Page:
Based, unfortunately, on real events, The Dark Wind follows the story of Pero and Reko, members of the Yazidi religious minority in northern Iraq, who are a loving couple engaged to be married. Reko is a security guard at a U.S. oilfield. In August 2014, Islamic State fighters invaded the Yazidi region, murdering the men and older women and kidnapping the younger ones. In the film, Pero is taken away and sold to the highest bidder in a slave market. Reko risks his own life to find Pero and save her. With the aid of female fighters of the Kurdish resistance, Reko finds Pero and brings her home, which, by this time, is a large refugee camp.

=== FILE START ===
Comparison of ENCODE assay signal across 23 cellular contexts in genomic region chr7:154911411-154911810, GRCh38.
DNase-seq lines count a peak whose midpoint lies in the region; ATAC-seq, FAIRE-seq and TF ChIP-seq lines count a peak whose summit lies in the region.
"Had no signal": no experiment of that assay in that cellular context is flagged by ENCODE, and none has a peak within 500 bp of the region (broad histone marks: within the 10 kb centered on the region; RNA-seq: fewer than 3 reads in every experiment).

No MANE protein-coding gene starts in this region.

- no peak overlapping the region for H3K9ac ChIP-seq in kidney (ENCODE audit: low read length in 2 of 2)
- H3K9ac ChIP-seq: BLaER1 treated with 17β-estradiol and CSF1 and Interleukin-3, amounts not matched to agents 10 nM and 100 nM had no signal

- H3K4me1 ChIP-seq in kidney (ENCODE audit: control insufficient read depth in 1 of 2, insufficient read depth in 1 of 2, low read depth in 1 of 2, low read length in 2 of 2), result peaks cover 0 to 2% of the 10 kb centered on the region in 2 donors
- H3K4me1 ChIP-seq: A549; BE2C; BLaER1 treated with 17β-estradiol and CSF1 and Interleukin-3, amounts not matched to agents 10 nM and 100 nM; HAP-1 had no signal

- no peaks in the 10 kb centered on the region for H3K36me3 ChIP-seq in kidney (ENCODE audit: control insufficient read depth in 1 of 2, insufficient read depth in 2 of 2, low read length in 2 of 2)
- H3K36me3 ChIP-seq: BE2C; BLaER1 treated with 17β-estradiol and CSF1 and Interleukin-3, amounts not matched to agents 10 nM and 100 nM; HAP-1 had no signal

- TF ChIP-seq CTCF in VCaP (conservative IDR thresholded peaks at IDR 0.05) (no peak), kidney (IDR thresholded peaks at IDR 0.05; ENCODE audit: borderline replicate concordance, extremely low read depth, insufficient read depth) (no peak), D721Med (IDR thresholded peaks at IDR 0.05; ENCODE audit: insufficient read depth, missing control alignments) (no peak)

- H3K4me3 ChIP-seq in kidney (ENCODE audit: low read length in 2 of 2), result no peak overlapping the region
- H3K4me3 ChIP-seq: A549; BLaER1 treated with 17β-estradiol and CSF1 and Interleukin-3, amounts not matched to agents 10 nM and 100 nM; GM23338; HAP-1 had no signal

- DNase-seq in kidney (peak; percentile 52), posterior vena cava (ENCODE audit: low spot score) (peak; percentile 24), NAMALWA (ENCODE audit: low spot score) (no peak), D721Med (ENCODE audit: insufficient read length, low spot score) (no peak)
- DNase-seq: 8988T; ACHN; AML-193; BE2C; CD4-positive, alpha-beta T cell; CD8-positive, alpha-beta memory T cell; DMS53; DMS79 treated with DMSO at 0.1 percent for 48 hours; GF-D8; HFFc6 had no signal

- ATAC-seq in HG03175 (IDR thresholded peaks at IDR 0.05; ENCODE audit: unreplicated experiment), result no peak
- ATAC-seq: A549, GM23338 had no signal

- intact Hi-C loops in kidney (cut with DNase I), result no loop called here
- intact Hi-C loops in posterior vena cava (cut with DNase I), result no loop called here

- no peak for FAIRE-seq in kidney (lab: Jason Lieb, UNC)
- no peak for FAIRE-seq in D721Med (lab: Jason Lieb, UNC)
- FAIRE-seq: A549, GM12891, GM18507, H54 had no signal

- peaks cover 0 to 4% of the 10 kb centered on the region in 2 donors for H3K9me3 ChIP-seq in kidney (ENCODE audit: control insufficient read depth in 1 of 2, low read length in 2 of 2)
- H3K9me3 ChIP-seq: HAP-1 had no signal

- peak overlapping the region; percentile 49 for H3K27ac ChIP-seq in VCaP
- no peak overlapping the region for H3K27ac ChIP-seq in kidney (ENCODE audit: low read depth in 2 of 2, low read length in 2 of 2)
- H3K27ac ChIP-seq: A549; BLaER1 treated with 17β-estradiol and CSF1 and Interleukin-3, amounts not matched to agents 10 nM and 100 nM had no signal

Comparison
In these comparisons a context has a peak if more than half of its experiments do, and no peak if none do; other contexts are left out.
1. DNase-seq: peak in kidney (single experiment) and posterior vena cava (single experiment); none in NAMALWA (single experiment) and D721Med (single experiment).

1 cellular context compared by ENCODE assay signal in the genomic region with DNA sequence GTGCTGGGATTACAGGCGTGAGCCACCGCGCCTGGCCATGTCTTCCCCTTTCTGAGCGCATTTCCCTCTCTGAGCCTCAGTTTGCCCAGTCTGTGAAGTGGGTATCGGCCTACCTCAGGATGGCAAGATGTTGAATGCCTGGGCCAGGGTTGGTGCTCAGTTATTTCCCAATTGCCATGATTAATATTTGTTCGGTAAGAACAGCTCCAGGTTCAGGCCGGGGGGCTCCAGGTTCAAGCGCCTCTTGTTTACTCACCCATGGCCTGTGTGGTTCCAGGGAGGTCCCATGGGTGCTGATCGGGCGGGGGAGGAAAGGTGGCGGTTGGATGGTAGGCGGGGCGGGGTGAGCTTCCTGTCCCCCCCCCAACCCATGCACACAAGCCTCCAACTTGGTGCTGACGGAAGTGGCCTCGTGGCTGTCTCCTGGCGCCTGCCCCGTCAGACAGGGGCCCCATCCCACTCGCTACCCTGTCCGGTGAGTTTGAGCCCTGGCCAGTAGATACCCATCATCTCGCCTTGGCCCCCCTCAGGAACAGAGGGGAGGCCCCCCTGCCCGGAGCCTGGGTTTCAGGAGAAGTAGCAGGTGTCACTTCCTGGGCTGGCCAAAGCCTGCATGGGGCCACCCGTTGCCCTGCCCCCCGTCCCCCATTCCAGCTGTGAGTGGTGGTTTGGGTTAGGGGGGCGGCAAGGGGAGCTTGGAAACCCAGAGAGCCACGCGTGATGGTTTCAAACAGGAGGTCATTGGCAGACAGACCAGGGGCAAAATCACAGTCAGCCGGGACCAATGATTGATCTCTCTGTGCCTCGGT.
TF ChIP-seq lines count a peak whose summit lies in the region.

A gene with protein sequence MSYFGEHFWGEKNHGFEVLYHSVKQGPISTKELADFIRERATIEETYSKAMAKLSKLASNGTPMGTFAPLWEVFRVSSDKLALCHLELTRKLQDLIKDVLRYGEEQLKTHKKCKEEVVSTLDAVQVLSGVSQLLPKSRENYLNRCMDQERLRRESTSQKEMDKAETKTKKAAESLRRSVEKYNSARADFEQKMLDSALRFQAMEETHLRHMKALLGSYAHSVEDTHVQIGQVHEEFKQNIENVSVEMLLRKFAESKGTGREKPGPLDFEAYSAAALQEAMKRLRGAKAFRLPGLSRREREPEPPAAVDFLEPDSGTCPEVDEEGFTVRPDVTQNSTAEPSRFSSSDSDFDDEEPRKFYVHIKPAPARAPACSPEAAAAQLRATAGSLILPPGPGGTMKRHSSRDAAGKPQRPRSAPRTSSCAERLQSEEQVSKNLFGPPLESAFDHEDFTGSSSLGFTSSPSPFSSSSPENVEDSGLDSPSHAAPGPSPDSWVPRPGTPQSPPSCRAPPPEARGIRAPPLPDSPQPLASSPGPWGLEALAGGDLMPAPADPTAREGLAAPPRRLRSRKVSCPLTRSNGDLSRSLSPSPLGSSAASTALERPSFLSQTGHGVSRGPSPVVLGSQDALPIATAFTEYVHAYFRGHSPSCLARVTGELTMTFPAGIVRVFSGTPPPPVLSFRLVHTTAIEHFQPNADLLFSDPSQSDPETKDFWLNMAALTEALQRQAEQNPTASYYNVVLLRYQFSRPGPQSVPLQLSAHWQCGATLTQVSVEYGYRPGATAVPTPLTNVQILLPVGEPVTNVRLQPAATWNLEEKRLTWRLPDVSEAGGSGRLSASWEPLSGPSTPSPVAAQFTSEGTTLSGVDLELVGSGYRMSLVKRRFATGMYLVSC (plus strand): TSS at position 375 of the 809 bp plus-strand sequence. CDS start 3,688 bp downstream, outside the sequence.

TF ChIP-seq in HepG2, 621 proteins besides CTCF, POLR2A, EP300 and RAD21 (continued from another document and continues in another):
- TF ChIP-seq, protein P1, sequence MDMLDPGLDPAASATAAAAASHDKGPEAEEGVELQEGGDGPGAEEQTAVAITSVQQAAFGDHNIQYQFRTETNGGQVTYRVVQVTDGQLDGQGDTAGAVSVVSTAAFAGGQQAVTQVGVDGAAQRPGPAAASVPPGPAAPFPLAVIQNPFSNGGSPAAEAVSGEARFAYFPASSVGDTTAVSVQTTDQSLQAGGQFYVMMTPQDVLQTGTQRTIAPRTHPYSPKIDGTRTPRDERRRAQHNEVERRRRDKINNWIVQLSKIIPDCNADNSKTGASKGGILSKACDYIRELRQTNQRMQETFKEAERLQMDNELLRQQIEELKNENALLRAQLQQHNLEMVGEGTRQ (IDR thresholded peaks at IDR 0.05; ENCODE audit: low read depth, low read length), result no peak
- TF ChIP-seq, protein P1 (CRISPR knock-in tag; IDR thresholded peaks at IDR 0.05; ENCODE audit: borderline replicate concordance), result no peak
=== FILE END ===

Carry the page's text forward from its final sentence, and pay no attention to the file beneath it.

Pero is utterly traumatized, and even when her family and Reko appear to coax her back to a fragile state of comfort, she has flashbacks that leave her screaming. Then she discovers that she’s pregnant as a result of rape. Her family brings her to Yazidi religious leaders, who cleanse her spiritually and declare her an acceptable member of the community. But Rezo’s father considers Pero shameful, damaged goods and refuses to allow his son to marry her. This puts Rezo in the position of either rejecting his cultural tradition of following your father’s orders or continuing to carry out his plan to marry Pero.
Those who want to know more about the real Yazidi survivors of the Islamic State sex trade should check out The Last Girl: My Story of Captivity, and My Fight Against the Islamic State by Nadia Murad; The Girl Who Escaped ISIS: This Is My Story by Farida Khalaf and With Ash on Their Faces: Yezidi Women and the Islamic State by Cathy Otten.